Referring now to FIGS. 4 and 5, the details of the bin indexing, tamping, stapling and tray shifting mechanism 35 can be examined. Referring first to FIG. 5, the indexing C-cam 58 which is mounted coaxially with the tamper actuating cam 46 (more clearly seen in FIGS. 1 and 3) can be seen. As the C-cam 58 is rotated by a motor 50, each bin tab 64 is sequentially raised from a position below the C-cam 58 to the top of the C-cam 58 as previously described. During the same single rotation of the C-cam 58, the tamper arm 32 which is spring biased against the tamper cam 46, is caused to be displaced in a horizontal plane thereby pushing each sheet against the registration edges 31 of the slidable tray 16. Each rotation of the C-cam 58 and tamper cam 46 indexes the next bin in sequence and tamps the sheets in the bin. As is previously discussed, the bins can be indexed in either the up or down vertical direction depending on the application. Once the complete sheet sets have been discharged into and compiled in each bin, the stapling motor 53 is then actuated. The stapling motor 53 is driven one rotation as each bin is cycled past the loading station by actuation of the C-cam 58. The pronged end 78 of the sliding tray arm 72, best seen in FIG. 5, engages the flag 98 of each slidable tray 16 as it is positioned at the stapling location. As discussed earlier, the flag 98 of each tray 16 is guided in the channel 80 as the bin is moved up or down. The sliding tray arm 72 is biased against the sliding tray cam 66. As the stapling motor 53 makes a single rotation, the sliding tray arm 72 is displaced in the horizontal direction transverse to the sheet path to pull the sliding tray and the accompanying sheet set into the throat of the stapler 90. At the same time, the stapler cam 67 which is coaxially mounted with the sliding tray cam 66 causes the stapler 90 to drive a staple through the compiled set 20 by way of lever arm 92. The lever arm 92 is biased by a spring 94 so as to maintain contact with the stapler cam 67. This process is repeated for each of the bins until the entire job of compiled sheet sets is fully stapled. Note that when the lever arm 92 is not being actuated by cam 67, the arm 92 does not contact the stapler. Thus, there are no significant loads on the stapler until the stapling cycle is initiated. Since there are very minimal if any loads on the stapler unit may be easily grasped and removed by the operator for staple reloading, jam clearing, etc.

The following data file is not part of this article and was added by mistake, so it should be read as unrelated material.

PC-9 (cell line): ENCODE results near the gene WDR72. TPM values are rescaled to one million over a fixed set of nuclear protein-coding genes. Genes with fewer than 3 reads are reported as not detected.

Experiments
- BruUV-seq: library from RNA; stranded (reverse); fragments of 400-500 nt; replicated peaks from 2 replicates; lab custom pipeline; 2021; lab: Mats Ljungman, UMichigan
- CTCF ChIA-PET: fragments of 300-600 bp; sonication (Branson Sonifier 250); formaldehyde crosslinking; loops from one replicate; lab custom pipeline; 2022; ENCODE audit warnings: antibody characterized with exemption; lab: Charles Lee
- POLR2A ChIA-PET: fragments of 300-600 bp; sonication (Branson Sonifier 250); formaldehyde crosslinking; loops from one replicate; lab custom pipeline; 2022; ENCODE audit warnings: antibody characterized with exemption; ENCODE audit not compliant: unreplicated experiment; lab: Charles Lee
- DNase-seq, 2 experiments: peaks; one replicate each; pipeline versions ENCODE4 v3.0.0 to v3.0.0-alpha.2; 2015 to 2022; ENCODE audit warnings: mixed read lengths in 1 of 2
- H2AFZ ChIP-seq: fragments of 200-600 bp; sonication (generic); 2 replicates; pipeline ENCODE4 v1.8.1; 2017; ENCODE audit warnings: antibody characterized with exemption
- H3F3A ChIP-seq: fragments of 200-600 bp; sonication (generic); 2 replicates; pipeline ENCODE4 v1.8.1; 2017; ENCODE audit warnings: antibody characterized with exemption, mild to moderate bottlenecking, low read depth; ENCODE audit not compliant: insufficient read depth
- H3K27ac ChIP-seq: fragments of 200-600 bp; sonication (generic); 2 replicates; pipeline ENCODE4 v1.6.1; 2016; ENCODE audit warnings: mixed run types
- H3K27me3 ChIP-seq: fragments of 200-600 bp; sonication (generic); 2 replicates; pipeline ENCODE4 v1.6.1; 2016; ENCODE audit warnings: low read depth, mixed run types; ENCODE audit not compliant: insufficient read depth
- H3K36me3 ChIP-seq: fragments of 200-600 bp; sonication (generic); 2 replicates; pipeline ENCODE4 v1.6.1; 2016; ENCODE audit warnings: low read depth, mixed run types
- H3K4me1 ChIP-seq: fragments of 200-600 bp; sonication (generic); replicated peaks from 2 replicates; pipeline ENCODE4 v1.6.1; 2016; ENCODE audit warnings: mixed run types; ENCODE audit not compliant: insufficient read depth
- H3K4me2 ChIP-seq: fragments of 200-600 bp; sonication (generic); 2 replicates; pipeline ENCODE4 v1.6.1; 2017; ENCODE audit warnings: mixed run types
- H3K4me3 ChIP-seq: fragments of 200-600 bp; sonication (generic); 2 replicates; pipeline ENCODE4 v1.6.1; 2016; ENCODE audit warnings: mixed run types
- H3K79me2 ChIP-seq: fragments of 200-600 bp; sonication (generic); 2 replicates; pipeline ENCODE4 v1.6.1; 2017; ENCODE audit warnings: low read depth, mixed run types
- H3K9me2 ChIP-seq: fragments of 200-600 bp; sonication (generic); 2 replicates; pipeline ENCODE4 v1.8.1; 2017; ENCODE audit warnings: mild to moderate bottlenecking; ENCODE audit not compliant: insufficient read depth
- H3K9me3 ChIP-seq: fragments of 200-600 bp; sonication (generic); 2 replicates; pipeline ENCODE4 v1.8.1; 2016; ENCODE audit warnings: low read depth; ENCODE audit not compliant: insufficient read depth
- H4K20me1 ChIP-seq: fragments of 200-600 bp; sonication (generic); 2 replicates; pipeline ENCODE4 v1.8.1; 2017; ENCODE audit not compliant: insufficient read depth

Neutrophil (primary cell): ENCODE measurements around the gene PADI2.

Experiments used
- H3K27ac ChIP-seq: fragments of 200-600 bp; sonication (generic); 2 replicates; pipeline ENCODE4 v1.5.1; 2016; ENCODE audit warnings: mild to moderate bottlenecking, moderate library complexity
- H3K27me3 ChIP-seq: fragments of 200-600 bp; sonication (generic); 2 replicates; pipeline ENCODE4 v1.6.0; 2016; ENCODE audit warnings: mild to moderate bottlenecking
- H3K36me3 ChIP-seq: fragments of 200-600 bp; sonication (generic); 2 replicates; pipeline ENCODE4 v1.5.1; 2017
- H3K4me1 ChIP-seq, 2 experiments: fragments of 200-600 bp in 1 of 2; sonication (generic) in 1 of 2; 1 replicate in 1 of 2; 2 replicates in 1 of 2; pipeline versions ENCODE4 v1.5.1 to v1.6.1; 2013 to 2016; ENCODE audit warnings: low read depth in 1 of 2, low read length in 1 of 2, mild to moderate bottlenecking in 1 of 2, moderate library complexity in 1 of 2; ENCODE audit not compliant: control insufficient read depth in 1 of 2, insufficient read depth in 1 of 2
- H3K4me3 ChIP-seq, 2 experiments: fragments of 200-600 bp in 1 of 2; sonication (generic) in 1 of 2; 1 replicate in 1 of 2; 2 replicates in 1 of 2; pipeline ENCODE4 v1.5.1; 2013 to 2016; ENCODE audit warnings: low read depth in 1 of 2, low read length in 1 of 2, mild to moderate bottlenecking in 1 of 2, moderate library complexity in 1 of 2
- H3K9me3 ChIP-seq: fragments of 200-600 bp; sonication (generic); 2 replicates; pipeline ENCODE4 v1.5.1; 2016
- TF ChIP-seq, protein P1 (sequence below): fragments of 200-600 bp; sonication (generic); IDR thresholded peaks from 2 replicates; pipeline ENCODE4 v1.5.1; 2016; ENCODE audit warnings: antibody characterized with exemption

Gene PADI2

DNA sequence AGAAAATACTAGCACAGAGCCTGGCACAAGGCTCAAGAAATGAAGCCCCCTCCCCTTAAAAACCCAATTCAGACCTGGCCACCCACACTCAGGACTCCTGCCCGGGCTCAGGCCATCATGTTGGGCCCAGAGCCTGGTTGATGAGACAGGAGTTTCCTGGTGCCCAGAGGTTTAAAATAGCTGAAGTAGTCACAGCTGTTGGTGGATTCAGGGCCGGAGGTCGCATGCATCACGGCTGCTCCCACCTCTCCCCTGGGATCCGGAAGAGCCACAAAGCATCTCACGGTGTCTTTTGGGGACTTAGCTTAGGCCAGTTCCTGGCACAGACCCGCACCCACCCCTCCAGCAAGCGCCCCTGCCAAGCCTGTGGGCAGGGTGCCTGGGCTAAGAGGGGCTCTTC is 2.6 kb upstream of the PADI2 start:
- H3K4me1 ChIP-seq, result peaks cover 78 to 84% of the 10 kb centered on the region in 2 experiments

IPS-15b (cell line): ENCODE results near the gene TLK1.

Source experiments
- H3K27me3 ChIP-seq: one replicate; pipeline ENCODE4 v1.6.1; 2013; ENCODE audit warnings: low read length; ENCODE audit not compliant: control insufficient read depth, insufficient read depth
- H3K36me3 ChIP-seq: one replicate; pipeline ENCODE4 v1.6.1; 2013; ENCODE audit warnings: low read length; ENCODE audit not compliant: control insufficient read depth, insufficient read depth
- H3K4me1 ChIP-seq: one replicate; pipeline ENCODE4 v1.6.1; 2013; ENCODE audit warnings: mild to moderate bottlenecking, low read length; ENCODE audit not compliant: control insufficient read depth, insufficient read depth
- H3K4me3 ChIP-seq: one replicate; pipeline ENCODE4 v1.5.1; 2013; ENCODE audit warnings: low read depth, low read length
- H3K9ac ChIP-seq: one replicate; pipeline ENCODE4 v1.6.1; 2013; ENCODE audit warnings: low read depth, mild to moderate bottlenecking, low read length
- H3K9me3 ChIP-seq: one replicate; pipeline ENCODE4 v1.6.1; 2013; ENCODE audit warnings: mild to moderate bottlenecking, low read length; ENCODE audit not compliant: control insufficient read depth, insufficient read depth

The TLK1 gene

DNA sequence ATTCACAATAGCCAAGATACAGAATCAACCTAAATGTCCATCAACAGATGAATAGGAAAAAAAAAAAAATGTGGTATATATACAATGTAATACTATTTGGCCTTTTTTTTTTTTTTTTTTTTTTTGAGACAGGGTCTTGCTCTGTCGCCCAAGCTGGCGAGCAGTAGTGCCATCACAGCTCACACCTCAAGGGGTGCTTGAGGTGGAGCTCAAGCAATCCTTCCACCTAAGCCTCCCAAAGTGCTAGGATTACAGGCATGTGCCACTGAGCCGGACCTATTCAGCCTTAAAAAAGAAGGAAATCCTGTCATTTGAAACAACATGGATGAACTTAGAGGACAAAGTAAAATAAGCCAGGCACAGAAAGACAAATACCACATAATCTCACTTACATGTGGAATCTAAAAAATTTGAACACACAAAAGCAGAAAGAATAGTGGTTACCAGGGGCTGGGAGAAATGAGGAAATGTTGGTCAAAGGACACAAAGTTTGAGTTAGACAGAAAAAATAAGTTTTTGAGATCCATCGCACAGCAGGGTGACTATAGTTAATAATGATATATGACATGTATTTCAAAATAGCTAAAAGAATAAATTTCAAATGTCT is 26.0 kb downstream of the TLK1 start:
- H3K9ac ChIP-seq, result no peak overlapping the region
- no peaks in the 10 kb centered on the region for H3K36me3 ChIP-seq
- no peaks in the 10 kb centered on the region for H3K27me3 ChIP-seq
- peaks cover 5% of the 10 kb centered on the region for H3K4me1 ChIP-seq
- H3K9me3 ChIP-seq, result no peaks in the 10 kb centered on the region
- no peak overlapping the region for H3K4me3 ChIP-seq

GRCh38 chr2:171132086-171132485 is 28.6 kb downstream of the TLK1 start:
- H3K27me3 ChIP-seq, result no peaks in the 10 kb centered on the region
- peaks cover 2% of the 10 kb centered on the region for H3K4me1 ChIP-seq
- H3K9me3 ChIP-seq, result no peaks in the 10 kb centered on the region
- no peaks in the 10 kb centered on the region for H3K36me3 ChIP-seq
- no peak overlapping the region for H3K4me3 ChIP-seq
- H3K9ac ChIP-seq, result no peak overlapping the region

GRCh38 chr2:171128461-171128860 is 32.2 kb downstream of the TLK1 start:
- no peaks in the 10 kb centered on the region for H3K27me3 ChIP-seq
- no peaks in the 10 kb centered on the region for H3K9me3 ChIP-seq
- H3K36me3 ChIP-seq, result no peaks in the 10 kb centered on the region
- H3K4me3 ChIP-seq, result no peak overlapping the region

In recapitulation, the sorting and finishing apparatus comprises a generally vertical array of horizontally extending bins, with each bin having a slidable tray mounted thereto for horizontally displacing a set of sheet material, positioned within the bin, into a stapling apparatus. The present invention provides sorting of collated copy sets of sheet material and the stapling thereof while still providing access to the stapler. The stapler is easily removable for reloading staples, restapling documents after completing a copy job, clearing staple jams, and customer replacement of failed staplers.
It is, therefore, apparent that there has been provided in accordance with the present invention, a sorting and finishing apparatus that fully satisfies the aims and advantages hereinbefore set forth. While this invention has been described in conjunction with a specific embodiment thereof, it is evident that many alternatives, modifications, and variations will be apparent to those skilled in the art. Accordingly, it is intended to embrace all such alternatives, modifications and variations that fall within the spirit and broad scope of the appended claims.
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|U.S. Classification||270/58.08, 270/1.01, 270/58.01, 271/220, 271/292|
|International Classification||B42C1/12, B65H37/04, B65H39/11|
|Cooperative Classification||B65H2408/113, B65H37/04, B42C1/125, B65H2301/331, B65H2408/1142, B65H2405/1111, B65H39/11|
|European Classification||B42C1/12B, B65H39/11, B65H37/04|
|Dec 23, 1992||AS||Assignment|
Owner name: XEROX CORPORATION, CONNECTICUT
Free format text: ASSIGNMENT OF ASSIGNORS INTEREST.;ASSIGNOR:STEMMLE, DENIS J.;REEL/FRAME:006392/0155
Effective date: 19921217
|Dec 8, 1997||FPAY||Fee payment|
Year of fee payment: 4
|Mar 5, 2002||REMI||Maintenance fee reminder mailed|
|Aug 16, 2002||LAPS||Lapse for failure to pay maintenance fees|
|Oct 15, 2002||FP||Expired due to failure to pay maintenance fee|
Effective date: 20020816